JF Ptak Science Books Post 2183 History of the Future series I've addressed the ideas of early mechanical men elsewhere in this blog (just enter "robot" in the site search box at left and you'll find two or three dozen...
Communications, navigation, battlefield logistics, precision munitions—all of these depend on complete and unfettered access to the spectrum, territory that must be vigilantly defended from enemy combatants. Yet despite the importance of this crucial resource, America’s grip on the spectrum has never been more tenuous.
Using a robotic lander, scientists have captured the first-ever footage of marine life at the bottom of the previously unexplored New Hebrides trench in the Pacific. At depths reaching 4.5 miles, the ecology was unlike anything the marine biologists had ever seen.
There are three places where I unite my time: Austin, Texas; Torino, Italy; and Beograd, Serbia. So I cross a lot of national borders. At a border, life gets intensely personal. Will these uniformed officials accept my passport, my name, my face? This identity document exists to prove to national...
We know that the NSA has been monitoring millions of calls made in the United States. But what are they doing with that data? And how do they analyze it? Find out everything you need to know in this incredible lecture from Princeton computer science professor and government technology adviser Ed Felten.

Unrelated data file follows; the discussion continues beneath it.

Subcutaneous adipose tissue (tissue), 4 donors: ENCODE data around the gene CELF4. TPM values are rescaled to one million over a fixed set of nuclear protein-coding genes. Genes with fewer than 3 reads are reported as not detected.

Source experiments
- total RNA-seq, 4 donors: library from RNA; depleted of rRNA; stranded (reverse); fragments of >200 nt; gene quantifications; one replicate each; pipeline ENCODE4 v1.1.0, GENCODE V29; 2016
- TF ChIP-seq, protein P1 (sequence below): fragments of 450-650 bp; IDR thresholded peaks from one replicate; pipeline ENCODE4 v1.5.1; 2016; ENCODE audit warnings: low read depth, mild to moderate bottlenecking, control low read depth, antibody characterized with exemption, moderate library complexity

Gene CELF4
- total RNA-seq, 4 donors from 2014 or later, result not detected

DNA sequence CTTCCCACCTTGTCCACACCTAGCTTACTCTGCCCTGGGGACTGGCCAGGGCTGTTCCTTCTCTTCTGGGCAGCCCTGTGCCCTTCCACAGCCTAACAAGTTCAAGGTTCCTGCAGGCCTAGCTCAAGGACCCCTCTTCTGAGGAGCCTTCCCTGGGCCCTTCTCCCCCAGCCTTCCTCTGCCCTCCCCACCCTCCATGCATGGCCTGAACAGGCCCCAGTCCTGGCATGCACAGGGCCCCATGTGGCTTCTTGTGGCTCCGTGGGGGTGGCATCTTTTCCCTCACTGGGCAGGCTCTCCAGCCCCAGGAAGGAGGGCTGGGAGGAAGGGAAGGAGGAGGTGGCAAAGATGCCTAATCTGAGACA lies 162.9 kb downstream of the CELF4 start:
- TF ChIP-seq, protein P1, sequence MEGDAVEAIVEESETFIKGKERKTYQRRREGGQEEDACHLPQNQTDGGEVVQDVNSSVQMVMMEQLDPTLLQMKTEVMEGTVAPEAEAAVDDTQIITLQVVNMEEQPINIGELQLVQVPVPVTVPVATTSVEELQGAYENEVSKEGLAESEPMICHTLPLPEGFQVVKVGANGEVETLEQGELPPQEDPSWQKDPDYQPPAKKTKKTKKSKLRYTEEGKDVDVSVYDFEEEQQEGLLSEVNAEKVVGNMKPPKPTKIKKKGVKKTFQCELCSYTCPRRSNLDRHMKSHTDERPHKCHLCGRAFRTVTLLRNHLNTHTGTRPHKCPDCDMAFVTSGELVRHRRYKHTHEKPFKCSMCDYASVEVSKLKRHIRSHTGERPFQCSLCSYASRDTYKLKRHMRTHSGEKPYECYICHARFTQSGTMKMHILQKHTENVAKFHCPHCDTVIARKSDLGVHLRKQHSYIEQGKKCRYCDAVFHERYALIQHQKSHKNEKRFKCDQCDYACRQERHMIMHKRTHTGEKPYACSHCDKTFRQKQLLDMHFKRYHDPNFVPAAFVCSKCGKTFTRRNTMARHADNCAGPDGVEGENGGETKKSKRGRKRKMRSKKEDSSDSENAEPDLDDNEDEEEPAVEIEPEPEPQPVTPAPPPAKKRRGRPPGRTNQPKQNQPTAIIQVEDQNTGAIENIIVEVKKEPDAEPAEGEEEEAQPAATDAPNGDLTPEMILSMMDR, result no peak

Photos, stories, death obituaries, biographies recording legacy of CIA, Air Force, Army men and women work secret atomic, radar, satellite flights in the Nevada desert, Kadena, Okinawa, North Korea, Vietnam
Today I stumbled upon an incredible collection of vintage cameras– an encyclopedic Aladdin’s cave on the internet. Assembled by a French guy the name of Sylvain Halgand, we don’t know much about him except that he has collected a lot of cameras. There are thousands of different models on his site sourced from all over the [...]
When I met him, Otsuchi city administrator Kozo Hirani, a substantial, balding man in a brown pinstripe suit, was on the upper floor of a warren of small-scale temporary buildings that now house the town’s administration. To reach him I had flown to Tokyo, taken a train more than three . . .
Chris Burden says his amazing Metropolis II—a gigantic retrofuturistic city model where thousands of slot cars race forever—is not just a city model. Of course it's not. It's a goddamn amazing jesuschrist look at that city model. It looks glorious in this short by Henry & Rel.
MailChimp Chief Data Scientist is at Disney World this weekend wearing his RFID-equipped MagicBand. Here’s how he thinks the practice of digitally tracking consumers in the physical world will reach everywhere from theme parks to our homes.